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US-Led Coalition Captures Top ISIS Leader in Northern Syria

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Published: June 18, 2022
A coalition strike force led by the U.S. has secured an ISIS senior figure named al-Kurdi, known for his ambush tactics and explosive attacks on enemy forces. Despite his capture, the U.S. military warns that the fight is far from over. (Image: Steve McLeod [Defense Visual Information Distribution Service] via Wikimedia Commons Public domain)

On Thursday, June 16, a U.S.-led coalition reported that a strike force raided and captured a senior leader of the Islamic State (ISIS) in northern Syria, inflicting zero casualties. 

With the capture of another top ISIS leader, the coalition hopes to deal another blow to the infamous extremist organization.

High value target

According to officials familiar with the matter, the target, Hani Ahmed al-Kurdi, was known as “an experienced bomb maker and operational facilitator.” 

The man, al-Kurdi, also known as Salim, is believed to have  previously supervised several terrorist activities across northern Syria, where he would teach others to create explosive devices and expand facilities for improvised explosive devices. Moreover, he was also believed to have led attacks on U.S. forces and their allies.

He was also designated the “wali”, or governor, of the city of Raqqa, located east of Aleppo — the former de facto capital of the ISIS-proclaimed “caliphate.”

The mission to capture al-Kurdi was “meticulously planned to minimize the risk of collateral damage or civilian harm,” the coalition said in a statement. 

“The operation was successful; no civilians were harmed nor were there injuries to coalition forces or damage to coalition aircraft or assets.”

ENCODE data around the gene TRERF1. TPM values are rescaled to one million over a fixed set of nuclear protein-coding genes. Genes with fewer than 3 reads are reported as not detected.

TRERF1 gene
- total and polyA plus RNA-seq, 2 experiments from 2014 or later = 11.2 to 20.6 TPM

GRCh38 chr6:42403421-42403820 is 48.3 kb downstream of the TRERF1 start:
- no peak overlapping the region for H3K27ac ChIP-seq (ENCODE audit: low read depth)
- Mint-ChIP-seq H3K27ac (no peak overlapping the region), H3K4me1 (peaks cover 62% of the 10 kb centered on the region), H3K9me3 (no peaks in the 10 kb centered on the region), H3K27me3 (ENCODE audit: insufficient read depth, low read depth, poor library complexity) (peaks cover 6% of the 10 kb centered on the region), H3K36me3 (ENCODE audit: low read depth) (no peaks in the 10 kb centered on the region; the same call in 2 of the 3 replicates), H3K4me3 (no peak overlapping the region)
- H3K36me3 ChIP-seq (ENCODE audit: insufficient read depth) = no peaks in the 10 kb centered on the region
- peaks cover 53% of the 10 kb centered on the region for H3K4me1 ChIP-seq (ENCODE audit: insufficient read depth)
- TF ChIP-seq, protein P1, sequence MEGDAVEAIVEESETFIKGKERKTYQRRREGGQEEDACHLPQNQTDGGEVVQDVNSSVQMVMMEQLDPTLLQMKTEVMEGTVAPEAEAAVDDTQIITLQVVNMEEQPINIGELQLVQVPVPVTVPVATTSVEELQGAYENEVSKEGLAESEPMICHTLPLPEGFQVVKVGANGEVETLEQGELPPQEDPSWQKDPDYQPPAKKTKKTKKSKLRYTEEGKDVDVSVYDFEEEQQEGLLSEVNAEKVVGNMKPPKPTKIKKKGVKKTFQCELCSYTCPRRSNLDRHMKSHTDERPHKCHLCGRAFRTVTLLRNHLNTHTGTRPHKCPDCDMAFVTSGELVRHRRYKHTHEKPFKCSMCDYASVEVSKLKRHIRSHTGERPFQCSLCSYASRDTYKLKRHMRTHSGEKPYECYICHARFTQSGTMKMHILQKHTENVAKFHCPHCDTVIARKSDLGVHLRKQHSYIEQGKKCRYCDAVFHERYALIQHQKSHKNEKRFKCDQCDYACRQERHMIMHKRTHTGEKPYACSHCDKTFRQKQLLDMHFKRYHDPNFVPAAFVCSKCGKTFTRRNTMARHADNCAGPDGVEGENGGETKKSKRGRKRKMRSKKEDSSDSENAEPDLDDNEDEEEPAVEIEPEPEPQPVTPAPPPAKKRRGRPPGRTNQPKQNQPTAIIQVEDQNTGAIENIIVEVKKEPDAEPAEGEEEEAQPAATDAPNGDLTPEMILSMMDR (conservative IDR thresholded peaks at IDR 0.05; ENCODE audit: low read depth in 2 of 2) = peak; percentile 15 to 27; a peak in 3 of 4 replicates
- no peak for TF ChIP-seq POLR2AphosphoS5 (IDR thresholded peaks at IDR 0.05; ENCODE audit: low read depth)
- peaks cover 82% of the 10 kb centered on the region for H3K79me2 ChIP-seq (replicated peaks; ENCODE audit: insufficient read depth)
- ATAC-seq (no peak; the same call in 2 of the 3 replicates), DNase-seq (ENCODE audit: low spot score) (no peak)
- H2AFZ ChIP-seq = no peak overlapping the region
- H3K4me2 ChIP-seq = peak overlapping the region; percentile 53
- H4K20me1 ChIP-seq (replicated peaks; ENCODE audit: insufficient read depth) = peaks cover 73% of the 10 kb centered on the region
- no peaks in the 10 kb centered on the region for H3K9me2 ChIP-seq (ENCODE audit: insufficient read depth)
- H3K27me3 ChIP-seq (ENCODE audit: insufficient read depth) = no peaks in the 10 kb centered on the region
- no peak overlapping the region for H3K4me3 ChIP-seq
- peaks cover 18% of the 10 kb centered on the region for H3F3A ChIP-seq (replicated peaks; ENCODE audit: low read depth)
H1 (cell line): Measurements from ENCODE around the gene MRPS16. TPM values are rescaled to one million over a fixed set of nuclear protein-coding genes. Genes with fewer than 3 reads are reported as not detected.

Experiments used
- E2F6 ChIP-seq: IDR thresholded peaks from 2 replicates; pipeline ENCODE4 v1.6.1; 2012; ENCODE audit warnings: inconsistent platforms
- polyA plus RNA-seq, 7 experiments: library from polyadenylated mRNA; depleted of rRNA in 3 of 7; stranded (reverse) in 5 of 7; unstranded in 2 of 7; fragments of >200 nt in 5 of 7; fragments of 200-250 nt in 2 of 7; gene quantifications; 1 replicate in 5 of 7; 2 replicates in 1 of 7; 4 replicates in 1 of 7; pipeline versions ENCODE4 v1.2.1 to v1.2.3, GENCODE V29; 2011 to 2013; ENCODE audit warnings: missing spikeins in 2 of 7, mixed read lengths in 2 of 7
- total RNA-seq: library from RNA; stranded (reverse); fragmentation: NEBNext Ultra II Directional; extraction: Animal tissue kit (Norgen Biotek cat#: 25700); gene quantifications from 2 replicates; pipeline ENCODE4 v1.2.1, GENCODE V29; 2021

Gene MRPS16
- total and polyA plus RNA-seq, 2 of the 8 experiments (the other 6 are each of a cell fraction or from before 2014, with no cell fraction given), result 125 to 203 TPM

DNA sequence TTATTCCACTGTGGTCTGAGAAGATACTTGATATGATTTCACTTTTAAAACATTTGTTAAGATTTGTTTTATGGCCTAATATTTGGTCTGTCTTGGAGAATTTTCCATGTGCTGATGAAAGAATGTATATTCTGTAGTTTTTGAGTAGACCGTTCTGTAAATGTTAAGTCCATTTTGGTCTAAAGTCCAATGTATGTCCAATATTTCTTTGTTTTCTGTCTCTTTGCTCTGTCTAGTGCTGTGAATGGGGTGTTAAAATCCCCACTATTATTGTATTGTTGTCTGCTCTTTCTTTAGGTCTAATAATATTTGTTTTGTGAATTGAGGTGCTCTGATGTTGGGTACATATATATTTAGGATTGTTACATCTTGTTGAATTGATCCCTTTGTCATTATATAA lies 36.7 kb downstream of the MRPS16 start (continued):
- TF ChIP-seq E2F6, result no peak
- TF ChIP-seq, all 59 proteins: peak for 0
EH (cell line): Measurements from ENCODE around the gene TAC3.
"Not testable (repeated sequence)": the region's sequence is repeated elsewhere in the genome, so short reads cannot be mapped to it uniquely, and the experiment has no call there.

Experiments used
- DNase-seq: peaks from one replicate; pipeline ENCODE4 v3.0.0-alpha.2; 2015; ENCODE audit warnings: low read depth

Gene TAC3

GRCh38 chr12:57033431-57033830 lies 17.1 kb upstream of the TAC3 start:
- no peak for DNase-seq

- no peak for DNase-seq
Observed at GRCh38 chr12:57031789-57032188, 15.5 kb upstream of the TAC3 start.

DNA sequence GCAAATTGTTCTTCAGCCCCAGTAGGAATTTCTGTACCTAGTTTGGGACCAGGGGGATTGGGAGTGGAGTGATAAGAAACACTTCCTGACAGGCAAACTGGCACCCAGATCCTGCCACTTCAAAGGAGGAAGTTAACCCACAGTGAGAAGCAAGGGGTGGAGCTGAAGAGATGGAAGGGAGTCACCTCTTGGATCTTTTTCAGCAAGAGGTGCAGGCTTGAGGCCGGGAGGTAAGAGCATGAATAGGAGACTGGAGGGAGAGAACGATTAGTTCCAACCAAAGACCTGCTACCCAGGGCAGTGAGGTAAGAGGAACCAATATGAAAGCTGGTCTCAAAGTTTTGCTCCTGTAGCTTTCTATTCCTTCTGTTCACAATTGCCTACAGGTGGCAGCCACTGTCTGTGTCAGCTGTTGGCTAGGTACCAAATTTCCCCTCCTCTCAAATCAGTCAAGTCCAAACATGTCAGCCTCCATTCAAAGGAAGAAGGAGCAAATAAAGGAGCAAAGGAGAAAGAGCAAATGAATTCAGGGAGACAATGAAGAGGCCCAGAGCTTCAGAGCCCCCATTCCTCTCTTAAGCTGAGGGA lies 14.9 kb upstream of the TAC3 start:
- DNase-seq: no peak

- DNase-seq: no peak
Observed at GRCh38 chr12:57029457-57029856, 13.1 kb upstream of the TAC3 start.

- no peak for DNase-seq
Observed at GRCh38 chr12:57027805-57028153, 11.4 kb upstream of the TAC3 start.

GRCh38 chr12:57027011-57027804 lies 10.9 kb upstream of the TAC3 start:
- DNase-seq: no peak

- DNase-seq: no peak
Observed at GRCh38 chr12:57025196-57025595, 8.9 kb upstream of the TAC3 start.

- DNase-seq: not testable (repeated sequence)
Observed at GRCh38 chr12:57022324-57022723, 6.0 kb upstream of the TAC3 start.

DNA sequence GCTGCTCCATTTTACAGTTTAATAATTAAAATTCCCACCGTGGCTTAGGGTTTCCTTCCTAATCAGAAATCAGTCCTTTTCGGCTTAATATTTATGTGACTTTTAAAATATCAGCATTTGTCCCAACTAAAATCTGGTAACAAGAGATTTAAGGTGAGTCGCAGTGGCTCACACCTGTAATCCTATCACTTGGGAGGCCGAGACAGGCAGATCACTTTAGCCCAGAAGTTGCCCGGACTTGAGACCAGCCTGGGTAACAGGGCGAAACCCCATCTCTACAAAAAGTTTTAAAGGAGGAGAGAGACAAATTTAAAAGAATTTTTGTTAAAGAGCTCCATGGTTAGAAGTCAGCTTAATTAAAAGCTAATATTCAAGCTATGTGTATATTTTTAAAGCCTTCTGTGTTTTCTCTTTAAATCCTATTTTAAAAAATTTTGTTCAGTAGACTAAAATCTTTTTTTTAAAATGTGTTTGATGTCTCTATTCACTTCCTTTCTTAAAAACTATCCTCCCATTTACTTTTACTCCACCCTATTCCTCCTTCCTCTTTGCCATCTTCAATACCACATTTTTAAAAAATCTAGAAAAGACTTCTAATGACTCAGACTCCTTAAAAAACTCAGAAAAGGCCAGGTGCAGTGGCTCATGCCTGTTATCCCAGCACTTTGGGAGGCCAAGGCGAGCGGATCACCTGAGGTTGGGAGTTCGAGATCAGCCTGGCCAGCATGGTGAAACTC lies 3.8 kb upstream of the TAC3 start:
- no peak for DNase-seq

Raiding al-Humayra

The target, al-Kurdi was located in al-Humayra, a small village close to the Turkish border. 

According to a spokesperson for a Turkish-backed Syrian rebel group, Major Youssef Hamoud, U.S. troops landed near the village using Chinook and Blackhawk helicopters early in the morning.

“This is the first [U.S.] helicopter landing operation to happen” in areas under the [Syrian National Army’s] control, he said.  

The UK-based Syrian Observatory for Human Rights reported that fighting broke out between the U.S. task force and fighters inside the village for seven minutes before the soldiers raided a house at the edge of the village. Afterwards, the helicopters took off to land at a rebel base in the Kobane region.

Once the soldiers left, Youssef told AFP that the people went to look for the house they raided, finding that women were tied up and the children left in the field.

“They took one man with them, but we don’t know where the other men are. After we untied them [the women], they said: ‘They took a man named Fawaz’,” AFP reported. 

U.S. officials also confirmed that both armed forces and civilians did not suffer any losses.

“This operation in northeast Syria demonstrates our commitment to the security of the region and to the enduring defeat of ISIS,” said Army Gen. Erik Kurilla, head of U.S. Central Command. Gen. Kurilla is currently in Tajikistan for a meeting with leaders in Central Asia.

According to the Wall Street Journal, two Russian fighters were present nearby, but officials could not confirm how close they were to the operation. Russian forces are currently operating in northern Syria, prompting the U.S. to cooperate with them to avoid any incidents.


ISIS still on the loose

Despite the organization’s official defeat in 2019, ISIS forces continue to persist throughout Iraq and Syria, fighting with guerilla tactics such as “hit-and-run attacks”, and ambushes.

In February, U.S. special forces conducted another operation in the Idlib province that took the life of top ISIS leader  Abu Ibrahim al-Hashimi al-Qurayshi, who killed himself and his family by detonating a bomb in his hideout. 

ISIS has since named Abu al-Hassan al-Hashemi al-Quarayshi as his successor, but his identity remains vague.

A refugee called al-Hol, used for women and children after ISIS’ defeat, is believed to be a “mini-caliphate” where extremist ideals are taught.

Conversely, the U.S. has been criticized for the increasing loss of civilian lives during their continuing operations against ISIS targets. In 2019, a military airstrike in Baghuz, Syria, killed not only suspected ISIS fighters, but civilians — including children.

While al-Kurdi enters custody, military officials warn that the organization will continue to wreak havoc in Syria.